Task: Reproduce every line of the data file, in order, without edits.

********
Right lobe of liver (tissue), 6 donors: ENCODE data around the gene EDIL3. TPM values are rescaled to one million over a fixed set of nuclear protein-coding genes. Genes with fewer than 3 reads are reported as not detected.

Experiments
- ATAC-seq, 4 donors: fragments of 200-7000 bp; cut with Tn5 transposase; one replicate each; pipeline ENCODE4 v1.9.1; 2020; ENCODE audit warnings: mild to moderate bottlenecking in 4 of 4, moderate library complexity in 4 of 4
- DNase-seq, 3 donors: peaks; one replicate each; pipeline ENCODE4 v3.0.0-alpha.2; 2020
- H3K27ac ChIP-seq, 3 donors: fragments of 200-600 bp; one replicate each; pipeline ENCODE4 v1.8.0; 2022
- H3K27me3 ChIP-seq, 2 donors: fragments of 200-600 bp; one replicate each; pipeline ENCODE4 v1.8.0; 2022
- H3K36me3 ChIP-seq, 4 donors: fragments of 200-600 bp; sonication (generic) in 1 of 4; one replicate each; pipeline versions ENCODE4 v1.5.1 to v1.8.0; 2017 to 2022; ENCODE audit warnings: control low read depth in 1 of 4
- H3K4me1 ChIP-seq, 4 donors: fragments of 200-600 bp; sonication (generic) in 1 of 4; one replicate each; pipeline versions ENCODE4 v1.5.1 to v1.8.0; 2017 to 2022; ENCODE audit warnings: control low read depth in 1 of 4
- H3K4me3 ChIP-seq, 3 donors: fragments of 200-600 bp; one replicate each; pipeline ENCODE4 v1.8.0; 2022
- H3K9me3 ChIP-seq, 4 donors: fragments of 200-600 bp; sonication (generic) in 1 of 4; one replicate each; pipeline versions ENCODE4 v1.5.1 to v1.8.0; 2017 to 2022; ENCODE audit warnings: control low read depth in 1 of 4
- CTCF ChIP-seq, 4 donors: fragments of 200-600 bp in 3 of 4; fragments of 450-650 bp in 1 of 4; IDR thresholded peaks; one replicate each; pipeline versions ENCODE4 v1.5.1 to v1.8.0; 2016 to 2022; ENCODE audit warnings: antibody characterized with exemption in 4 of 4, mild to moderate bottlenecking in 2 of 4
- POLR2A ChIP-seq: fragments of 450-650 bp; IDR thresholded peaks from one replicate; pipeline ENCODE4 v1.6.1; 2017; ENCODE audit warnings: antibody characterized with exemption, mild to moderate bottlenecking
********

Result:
Right lobe of liver (tissue), 6 donors: ENCODE data around the gene EDIL3. TPM values are rescaled to one million over a fixed set of nuclear protein-coding genes. Genes with fewer than 3 reads are reported as not detected.

Experiments
- ATAC-seq, 4 donors: fragments of 200-7000 bp; cut with Tn5 transposase; one replicate each; pipeline ENCODE4 v1.9.1; 2020; ENCODE audit warnings: mild to moderate bottlenecking in 4 of 4, moderate library complexity in 4 of 4
- DNase-seq, 3 donors: peaks; one replicate each; pipeline ENCODE4 v3.0.0-alpha.2; 2020
- H3K27ac ChIP-seq, 3 donors: fragments of 200-600 bp; one replicate each; pipeline ENCODE4 v1.8.0; 2022
- H3K27me3 ChIP-seq, 2 donors: fragments of 200-600 bp; one replicate each; pipeline ENCODE4 v1.8.0; 2022
- H3K36me3 ChIP-seq, 4 donors: fragments of 200-600 bp; sonication (generic) in 1 of 4; one replicate each; pipeline versions ENCODE4 v1.5.1 to v1.8.0; 2017 to 2022; ENCODE audit warnings: control low read depth in 1 of 4
- H3K4me1 ChIP-seq, 4 donors: fragments of 200-600 bp; sonication (generic) in 1 of 4; one replicate each; pipeline versions ENCODE4 v1.5.1 to v1.8.0; 2017 to 2022; ENCODE audit warnings: control low read depth in 1 of 4
- H3K4me3 ChIP-seq, 3 donors: fragments of 200-600 bp; one replicate each; pipeline ENCODE4 v1.8.0; 2022
- H3K9me3 ChIP-seq, 4 donors: fragments of 200-600 bp; sonication (generic) in 1 of 4; one replicate each; pipeline versions ENCODE4 v1.5.1 to v1.8.0; 2017 to 2022; ENCODE audit warnings: control low read depth in 1 of 4
- CTCF ChIP-seq, 4 donors: fragments of 200-600 bp in 3 of 4; fragments of 450-650 bp in 1 of 4; IDR thresholded peaks; one replicate each; pipeline versions ENCODE4 v1.5.1 to v1.8.0; 2016 to 2022; ENCODE audit warnings: antibody characterized with exemption in 4 of 4, mild to moderate bottlenecking in 2 of 4
- POLR2A ChIP-seq: fragments of 450-650 bp; IDR thresholded peaks from one replicate; pipeline ENCODE4 v1.6.1; 2017; ENCODE audit warnings: antibody characterized with exemption, mild to moderate bottlenecking